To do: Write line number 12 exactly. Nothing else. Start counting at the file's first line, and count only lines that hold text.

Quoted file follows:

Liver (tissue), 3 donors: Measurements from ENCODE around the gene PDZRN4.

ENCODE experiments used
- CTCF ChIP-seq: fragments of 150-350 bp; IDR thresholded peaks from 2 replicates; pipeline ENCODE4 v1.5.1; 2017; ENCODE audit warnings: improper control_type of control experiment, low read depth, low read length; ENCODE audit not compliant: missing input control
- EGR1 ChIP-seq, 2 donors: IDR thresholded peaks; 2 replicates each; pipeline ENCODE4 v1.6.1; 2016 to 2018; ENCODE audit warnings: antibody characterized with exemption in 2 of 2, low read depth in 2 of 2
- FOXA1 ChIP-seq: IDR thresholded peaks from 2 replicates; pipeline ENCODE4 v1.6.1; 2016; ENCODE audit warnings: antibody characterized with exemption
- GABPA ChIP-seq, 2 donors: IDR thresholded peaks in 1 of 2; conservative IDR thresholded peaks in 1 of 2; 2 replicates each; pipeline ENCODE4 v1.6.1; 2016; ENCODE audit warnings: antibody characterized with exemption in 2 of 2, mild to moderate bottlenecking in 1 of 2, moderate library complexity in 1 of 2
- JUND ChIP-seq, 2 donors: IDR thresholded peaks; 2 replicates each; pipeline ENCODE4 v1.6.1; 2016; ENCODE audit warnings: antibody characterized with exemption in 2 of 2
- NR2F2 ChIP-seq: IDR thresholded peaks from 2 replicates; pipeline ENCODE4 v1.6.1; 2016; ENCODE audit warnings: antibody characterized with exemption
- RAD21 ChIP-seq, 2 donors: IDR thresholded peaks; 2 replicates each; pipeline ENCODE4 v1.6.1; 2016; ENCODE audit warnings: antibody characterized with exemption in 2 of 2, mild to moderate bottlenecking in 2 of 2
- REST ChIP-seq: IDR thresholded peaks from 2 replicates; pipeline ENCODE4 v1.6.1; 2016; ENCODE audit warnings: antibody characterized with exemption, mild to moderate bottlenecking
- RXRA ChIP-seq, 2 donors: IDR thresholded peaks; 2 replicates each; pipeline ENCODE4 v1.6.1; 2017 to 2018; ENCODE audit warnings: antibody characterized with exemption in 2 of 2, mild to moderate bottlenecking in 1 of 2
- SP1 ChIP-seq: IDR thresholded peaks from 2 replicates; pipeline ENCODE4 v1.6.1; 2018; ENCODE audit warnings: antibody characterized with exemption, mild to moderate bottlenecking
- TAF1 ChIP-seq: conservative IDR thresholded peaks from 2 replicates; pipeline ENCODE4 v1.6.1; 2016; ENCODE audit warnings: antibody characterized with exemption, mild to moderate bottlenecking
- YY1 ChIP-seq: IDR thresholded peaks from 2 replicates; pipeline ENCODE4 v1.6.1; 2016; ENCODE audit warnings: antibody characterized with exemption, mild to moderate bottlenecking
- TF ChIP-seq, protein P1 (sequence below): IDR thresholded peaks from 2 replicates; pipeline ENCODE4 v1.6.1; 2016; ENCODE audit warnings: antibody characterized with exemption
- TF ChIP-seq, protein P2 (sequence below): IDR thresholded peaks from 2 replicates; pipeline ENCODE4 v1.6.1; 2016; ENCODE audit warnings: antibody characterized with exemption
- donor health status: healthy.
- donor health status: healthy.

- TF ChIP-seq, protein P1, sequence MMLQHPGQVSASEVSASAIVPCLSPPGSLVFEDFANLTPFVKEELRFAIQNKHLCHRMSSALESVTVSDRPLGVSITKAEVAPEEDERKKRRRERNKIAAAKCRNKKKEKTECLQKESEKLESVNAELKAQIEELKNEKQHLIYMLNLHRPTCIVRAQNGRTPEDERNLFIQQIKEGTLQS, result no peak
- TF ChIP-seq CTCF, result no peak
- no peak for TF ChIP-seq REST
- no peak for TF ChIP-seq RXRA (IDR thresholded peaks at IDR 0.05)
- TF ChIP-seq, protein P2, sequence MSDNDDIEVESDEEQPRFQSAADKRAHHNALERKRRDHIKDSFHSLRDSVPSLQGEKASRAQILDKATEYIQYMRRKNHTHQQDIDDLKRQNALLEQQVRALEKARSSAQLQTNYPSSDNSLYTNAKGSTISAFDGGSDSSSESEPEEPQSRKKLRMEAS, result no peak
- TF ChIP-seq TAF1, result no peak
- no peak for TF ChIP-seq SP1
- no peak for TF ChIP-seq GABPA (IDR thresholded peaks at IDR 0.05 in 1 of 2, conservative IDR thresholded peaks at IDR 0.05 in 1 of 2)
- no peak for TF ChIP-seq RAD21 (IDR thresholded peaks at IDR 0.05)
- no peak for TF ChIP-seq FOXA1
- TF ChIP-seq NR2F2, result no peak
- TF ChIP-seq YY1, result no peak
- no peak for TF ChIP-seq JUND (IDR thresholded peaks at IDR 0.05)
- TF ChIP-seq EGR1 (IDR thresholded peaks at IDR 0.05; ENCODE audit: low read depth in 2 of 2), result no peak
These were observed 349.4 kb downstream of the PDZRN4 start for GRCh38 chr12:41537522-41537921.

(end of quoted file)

- SP1 ChIP-seq: IDR thresholded peaks from 2 replicates; pipeline ENCODE4 v1.6.1; 2018; ENCODE audit warnings: antibody characterized with exemption, mild to moderate bottlenecking